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James 2:6

    James 2:6 Translations

    King James Version (KJV)

    But ye have despised the poor. Do not rich men oppress you, and draw you before the judgment seats?

    American King James Version (AKJV)

    But you have despised the poor. Do not rich men oppress you, and draw you before the judgment seats?

    American Standard Version (ASV)

    But ye have dishonored the poor man. Do not the rich oppress you, and themselves drag you before the judgment-seats?

    Basic English Translation (BBE)

    But you have put the poor man to shame. Are not the men of wealth rulers over you? do they not take you by force before their judges?

    Webster's Revision

    But ye have dishonored the poor man. Do not the rich oppress you, and themselves drag you before the judgment-seats?

    World English Bible

    But you have dishonored the poor man. Don't the rich oppress you, and personally drag you before the courts?

    English Revised Version (ERV)

    But ye have dishonoured the poor man. Do not the rich oppress you, and themselves drag you before the judgment-seats?

    Clarke's Commentary on James 2:6

    Do not rich men oppress you - The administration of justice was at this time in a miserable state of corruption among the Jews; but a Christian was one who was to expect no justice any where but from his God. The words καταδυναστευουσιν, exceedingly oppress, and ἑλκουσιν εις κριτηρια, drag you to courts of justice, show how grievously oppressed and maltreated the Christians were by their countrymen the Jews, who made law a pretext to afflict their bodies, and spoil them of their property.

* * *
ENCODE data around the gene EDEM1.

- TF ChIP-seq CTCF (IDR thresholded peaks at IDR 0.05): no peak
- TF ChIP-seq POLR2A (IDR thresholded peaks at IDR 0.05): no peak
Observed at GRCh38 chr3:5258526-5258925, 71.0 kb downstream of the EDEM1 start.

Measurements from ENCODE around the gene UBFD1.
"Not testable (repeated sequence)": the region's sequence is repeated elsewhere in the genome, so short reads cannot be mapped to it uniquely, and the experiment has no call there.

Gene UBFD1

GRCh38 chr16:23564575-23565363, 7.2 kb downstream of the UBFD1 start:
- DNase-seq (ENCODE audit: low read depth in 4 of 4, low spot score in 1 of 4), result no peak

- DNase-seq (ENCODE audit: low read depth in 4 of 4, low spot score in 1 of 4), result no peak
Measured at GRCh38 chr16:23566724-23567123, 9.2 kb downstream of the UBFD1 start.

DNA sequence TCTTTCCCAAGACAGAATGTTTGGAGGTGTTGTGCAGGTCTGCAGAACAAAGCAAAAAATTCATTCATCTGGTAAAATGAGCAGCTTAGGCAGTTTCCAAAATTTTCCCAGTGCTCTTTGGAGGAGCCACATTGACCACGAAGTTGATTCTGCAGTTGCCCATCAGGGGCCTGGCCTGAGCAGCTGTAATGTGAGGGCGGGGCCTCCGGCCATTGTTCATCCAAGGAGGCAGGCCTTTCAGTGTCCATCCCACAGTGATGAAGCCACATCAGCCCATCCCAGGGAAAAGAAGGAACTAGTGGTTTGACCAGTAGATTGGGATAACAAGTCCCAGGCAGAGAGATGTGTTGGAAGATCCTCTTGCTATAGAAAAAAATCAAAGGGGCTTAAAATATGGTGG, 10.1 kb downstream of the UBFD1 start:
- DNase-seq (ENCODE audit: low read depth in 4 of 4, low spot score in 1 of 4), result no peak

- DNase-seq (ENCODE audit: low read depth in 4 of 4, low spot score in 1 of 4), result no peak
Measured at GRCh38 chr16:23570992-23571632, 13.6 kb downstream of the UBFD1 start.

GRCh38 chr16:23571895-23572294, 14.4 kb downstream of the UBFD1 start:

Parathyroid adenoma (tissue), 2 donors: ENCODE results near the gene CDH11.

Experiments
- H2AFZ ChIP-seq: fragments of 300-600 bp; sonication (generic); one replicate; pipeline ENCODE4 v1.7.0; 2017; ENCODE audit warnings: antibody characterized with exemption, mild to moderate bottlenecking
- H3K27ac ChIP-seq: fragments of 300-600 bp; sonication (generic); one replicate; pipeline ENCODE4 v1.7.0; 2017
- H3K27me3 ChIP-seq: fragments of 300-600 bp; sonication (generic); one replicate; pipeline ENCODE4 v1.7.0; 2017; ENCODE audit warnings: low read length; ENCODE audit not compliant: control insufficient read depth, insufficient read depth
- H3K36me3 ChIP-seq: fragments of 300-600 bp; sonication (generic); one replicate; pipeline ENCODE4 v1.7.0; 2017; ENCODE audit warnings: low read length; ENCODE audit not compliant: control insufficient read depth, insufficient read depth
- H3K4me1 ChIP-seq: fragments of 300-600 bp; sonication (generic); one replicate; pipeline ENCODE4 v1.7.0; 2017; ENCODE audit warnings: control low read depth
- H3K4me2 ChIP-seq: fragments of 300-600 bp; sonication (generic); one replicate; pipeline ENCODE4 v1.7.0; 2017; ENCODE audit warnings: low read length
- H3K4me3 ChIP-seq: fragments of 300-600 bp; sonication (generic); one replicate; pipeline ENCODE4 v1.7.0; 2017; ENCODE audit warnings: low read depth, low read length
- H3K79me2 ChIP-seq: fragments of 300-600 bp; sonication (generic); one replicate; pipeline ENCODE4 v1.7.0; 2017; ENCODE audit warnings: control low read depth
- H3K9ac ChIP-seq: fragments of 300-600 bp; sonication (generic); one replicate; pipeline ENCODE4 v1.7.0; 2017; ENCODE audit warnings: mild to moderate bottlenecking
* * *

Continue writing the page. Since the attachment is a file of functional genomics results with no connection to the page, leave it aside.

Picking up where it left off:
Barnes' Notes on James 2:6

    But ye have despised the poor - Koppe reads this as an interrogation: "Do ye despise the poor?" Perhaps it might be understood somewhat ironically: "You despise the poor, do you, and are disposed to honor the rich! Look then, and see how the rich treat you, and see whether you have so much occasion to regard them with any peculiar respect." The object of the apostle is to fix the attention on the impropriety of that partiality which many were disposed to show to the rich, by reminding them that the rich had never evinced towards them any such treatment as to lay the foundation of a claim to the honor which they were disposed to render them.

    Do not rich men oppress you? - Referring probably to something in their conduct which existed particularly then. The meaning is not that they oppressed the poor as such, but that they oppressed those whom James addressed. It is probable that then, as since, a considerable portion of those who were Christians were in fact poor, and that this would have all the force of a personal appeal; but still the particular thought is, that it was a characteristic of the rich and the great, whom they were disposed peculiarly to honor, to oppress and crush the poor. The Greek here is very expressive: "Do they not imperiously lord it over you?" The statement here will apply with too much force to the rich in every age.

    And draw you before the judgment-seats - That is, they are your persecutors rather than your friends. It was undoubtedly the case that many of the rich were engaged in persecuting Christians, and that on various pretences they dragged them before the judicial tribunals.

    Wesley's Notes on James 2:6

    2:6 Do not the rich often oppress you - By open violence; often drag you - Under colour of law.